Without Prejudice Save as to Costs: What does it Mean? 

The words ‘without prejudice save as to costs’ can be one of the most important phrases used by solicitors when trying to settle a case. Opposing parties can aim to settle the dispute before proceeding to court as a form of alternative dispute resolution. The use of the ‘without prejudice’ phrase on documents ensures such correspondence cannot later be used against a party as evidence in court.

At Greener Costs, our costs experts have many years of experience dealing with settlement agreements and understand cost implications that can surround the ‘without prejudice’ term. If you are looking for advice on the subject, then please get in touch with our team to find out more how we can help.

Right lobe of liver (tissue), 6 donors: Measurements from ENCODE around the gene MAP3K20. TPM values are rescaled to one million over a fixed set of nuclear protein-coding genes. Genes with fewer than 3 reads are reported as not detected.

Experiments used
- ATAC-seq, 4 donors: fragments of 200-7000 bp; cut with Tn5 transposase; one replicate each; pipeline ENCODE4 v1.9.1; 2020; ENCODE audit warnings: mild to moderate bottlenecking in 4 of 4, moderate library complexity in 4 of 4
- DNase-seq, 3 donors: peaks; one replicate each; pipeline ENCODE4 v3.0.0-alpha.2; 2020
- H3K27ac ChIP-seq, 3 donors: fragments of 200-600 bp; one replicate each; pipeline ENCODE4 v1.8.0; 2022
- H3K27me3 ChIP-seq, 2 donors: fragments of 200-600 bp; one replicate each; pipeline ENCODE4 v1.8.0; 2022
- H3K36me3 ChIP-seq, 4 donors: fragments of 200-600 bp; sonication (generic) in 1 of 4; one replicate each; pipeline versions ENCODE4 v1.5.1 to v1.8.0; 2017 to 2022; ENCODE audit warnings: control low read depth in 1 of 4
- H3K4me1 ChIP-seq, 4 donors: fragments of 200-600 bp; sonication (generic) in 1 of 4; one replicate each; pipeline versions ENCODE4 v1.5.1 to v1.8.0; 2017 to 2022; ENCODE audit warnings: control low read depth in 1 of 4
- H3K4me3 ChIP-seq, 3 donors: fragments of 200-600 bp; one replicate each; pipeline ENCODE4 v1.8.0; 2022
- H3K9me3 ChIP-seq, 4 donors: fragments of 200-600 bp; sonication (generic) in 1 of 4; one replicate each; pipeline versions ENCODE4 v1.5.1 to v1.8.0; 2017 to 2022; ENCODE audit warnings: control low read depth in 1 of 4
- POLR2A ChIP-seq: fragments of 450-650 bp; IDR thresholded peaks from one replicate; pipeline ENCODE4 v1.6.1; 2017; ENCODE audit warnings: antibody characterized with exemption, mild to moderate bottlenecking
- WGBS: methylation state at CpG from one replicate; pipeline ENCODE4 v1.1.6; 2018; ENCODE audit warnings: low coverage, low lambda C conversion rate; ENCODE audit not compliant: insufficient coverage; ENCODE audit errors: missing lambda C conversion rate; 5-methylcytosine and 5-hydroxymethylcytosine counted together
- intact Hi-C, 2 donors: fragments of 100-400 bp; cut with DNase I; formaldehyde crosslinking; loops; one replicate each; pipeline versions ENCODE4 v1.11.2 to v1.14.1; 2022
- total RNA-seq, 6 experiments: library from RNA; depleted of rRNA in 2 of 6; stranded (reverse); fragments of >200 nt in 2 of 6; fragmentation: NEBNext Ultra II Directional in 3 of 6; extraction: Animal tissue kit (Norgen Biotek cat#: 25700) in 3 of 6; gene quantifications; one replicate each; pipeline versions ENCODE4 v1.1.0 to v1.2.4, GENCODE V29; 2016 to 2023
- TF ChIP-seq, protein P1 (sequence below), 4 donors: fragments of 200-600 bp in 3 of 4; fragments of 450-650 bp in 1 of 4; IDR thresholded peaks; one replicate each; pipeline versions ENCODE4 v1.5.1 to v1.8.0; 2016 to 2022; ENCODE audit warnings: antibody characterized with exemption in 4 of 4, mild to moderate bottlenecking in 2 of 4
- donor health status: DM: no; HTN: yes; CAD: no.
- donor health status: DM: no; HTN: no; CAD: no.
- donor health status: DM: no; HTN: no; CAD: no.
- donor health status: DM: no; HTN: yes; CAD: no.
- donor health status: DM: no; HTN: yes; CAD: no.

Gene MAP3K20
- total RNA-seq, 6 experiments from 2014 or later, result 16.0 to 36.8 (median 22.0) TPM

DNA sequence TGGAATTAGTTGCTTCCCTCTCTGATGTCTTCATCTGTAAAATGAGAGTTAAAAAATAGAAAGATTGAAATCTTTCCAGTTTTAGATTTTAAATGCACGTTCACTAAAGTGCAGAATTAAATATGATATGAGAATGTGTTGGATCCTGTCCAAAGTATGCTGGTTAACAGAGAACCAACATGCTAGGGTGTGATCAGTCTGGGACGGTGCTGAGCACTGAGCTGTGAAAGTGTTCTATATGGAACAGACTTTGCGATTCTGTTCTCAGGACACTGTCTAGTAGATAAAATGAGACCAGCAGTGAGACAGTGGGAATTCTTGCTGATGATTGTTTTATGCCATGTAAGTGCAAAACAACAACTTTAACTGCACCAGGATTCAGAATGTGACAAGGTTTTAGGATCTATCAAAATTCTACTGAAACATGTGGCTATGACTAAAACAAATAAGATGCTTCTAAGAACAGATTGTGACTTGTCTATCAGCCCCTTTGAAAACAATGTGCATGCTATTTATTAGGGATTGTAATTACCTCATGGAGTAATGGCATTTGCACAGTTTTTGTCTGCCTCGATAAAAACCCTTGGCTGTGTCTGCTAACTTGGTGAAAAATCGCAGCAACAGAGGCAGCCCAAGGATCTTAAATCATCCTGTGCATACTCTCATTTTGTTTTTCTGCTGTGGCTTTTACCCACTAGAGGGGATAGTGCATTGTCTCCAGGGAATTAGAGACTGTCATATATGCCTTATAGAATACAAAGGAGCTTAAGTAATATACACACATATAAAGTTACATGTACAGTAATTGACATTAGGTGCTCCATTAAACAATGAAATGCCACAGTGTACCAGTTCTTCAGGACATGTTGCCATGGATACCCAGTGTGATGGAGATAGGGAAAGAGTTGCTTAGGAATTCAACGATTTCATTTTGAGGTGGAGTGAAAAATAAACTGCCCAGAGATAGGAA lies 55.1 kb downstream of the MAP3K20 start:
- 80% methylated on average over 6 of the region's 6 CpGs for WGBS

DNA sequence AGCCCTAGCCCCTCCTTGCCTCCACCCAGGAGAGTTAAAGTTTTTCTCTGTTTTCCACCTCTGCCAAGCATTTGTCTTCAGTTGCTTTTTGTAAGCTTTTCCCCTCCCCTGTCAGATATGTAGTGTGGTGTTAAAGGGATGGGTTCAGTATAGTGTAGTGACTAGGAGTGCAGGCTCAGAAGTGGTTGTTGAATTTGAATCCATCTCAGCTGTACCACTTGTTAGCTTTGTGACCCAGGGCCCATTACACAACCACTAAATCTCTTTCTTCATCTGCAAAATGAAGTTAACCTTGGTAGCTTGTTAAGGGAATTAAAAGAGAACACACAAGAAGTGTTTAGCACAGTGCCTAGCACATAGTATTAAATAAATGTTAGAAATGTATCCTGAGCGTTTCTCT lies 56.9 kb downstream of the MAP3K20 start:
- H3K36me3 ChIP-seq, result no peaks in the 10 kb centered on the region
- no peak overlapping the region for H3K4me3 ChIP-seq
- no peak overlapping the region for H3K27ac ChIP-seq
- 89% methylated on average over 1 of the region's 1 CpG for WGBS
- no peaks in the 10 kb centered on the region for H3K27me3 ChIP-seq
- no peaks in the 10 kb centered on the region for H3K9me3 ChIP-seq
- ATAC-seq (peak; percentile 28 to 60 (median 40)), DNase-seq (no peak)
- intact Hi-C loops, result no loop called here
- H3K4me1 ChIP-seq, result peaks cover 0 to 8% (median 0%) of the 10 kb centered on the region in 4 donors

How Does Communication Qualify as Without Prejudice?

For communication between parties to qualify under ‘without prejudice’, there must be a genuine attempt to resolve and settle the case to save proceeding to court. Under the term, any labelled correspondence cannot be used in court, which enables the parties to speak freely about the existing dispute to encourage an out of court settlement. Marking communication as ‘without prejudice’ means that:

  • The contents of that correspondence cannot be used as evidence in a court case
  • The contents cannot be taken as the last word on the case
  • The contents cannot be used to set a precedent


In some instances, ‘without prejudice’ communication does not need to explicitly be marked as such for it to be considered so, as ‘without prejudice’ can be heavily implied, but it is strongly recommended to mark it down to save any confusion or cause of discrepancy.

Similarly, marking a document clearly ‘without prejudice’ does not automatically provide it protection from use in court if it is to be found that the correspondence doesn’t make a clear and genuine attempt to settle the dispute at hand.